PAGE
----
In a decree published on September 26th, 2017 in the official journal of French law, the government also amended the calculation formula of the severance pay to increase it for employees with up to ten years of service:

FORMER RULES

  • Up to ten years of service: one fifth of monthly salary per year.

  • Beyond ten years of service: one third of monthly salary per year.

NEW RULE Article 39 of the Ordinance

  • Up to ten years of service: one quarter of monthly salary per year.

  • Beyond ten years of service: it remains one third of monthly salary per year.

Entry into force: dismissals notified after the publication of the decree of September 26th, 2017, from September 27th, 2017.

4. Statute of limitations for individual claims arising out of the termination of the employment contract

Any claim arising out of the termination of the employment contract is subject to a time limit of twelve months from notification of the termination.

FORMER RULES

  • Dismissal on personal grounds: any claim arising out of the termination of the employment contract was time barred after 2 years following "the date on which the employee was aware or should have been aware" of the facts enabling his action.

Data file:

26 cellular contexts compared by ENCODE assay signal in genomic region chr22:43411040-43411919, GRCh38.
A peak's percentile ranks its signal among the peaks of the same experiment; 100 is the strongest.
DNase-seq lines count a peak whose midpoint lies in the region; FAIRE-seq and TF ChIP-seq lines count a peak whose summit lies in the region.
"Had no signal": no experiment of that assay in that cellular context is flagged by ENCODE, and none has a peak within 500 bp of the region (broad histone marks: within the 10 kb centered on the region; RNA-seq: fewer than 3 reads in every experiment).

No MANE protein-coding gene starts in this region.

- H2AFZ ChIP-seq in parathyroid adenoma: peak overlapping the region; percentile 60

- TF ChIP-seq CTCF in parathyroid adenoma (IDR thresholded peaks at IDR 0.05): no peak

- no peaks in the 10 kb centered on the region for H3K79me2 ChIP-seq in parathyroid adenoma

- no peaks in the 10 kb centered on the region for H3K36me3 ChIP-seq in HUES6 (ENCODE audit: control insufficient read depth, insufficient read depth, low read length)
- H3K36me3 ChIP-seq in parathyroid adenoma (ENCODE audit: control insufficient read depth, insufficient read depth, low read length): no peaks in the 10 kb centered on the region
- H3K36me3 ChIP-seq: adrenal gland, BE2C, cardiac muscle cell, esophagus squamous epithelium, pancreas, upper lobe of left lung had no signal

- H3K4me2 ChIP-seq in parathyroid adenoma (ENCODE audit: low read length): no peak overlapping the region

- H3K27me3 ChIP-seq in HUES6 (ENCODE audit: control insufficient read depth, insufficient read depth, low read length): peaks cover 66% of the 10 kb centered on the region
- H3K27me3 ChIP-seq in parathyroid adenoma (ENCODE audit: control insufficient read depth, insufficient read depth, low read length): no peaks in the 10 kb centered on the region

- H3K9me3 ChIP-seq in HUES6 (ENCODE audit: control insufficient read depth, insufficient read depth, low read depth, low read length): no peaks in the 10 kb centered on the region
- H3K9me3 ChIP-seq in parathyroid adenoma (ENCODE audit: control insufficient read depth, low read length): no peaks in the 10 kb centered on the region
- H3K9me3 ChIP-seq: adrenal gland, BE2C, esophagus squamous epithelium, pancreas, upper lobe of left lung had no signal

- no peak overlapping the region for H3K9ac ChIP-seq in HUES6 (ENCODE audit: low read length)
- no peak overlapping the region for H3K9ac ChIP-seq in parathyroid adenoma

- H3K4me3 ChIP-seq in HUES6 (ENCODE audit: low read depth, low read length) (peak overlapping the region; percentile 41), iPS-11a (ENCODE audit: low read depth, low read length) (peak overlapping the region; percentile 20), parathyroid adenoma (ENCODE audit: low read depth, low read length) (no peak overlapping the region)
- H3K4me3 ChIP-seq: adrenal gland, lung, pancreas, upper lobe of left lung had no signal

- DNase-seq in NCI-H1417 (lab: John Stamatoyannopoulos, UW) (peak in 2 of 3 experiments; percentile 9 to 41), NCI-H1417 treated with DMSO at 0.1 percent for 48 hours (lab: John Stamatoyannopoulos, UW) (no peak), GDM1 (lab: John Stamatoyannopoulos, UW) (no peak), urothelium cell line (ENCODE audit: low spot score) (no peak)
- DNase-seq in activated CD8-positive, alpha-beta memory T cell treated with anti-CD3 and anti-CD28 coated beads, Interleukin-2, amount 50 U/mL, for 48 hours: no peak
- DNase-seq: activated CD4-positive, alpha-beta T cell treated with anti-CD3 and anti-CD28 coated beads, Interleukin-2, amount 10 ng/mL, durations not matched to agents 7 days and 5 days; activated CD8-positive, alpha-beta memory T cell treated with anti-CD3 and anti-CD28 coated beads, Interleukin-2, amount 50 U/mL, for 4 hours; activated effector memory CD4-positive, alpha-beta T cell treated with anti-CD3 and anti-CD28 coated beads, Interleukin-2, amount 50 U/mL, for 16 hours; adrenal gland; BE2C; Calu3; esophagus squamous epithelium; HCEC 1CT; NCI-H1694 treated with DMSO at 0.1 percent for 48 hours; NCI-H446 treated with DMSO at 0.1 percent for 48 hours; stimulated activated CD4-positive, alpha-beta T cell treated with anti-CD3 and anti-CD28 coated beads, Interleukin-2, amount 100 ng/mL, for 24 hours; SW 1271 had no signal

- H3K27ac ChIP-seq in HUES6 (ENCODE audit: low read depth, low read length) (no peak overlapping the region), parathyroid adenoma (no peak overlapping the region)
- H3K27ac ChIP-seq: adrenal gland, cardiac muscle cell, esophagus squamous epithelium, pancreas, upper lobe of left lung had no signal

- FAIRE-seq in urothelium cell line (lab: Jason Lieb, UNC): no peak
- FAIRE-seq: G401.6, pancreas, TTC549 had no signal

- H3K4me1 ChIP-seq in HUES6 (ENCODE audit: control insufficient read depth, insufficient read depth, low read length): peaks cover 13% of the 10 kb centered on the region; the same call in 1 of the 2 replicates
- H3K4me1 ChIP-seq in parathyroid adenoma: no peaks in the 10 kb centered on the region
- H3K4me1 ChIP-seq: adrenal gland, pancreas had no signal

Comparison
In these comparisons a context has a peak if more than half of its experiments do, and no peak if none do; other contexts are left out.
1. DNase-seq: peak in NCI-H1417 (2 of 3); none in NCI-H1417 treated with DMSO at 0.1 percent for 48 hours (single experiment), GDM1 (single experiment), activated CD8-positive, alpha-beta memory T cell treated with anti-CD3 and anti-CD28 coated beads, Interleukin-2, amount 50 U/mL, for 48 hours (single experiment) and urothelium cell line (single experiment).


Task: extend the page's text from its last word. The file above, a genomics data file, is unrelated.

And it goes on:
• Dismissal on economic grounds: the claim related to "the regularity or validity" of the dismissal on economic grounds was time barred after 12 months following the notification of the dismissal provided it was mentioned in the dismissal letter, which scope of application had been restricted by the courts to certain claims only.

NEW RULES Articles 5 and 6 of the Ordinance1

  • Dismissal on personal grounds: any claim arising out of the termination for personal grounds of the employment contract is now time barred after 12 months following the notification of the termination, which clarifies the exact starting point of the statute of limitations.

  • Dismissal on economic grounds: any claim arising out of a termination on economic grounds of the employment contract is now time barred following 12 months as from the notification of the termination, which covers all possible claims.

Entry into force: applies to ongoing limitation periods as from the publication of the Ordinance, without leading to an increase in the statutes of limitations formerly applicable.

5. Introduction of a table defining the amount of damages in cases of unfair dismissal

FORMER RULES

  • Employees with at least 2 years of service and employed in companies of at least 11 employees: minimum 6 months' salary.
  • Less than 2 years of service and / or in companies of less than 11 employees: no minimum, damages awarded at the discretion of the judge based on the prejudice suffered.
  • No legal maximum.

NEW RULES Article 2 of the Ordinance

  • Employees with at least 2 years of service and employed in companies of 11 employees and beyond: minimum 3 months' salary.
  • Less than 1 year of service in companies of less than 11 employees: minimum 0.5 months' salary.
  • Maxima: up to 20 months' salary for 30 years of service and beyond (see table below).

Entry into force: dismissals notified after the publication of the Ordinance, from September 24th, 2017.

To see table click here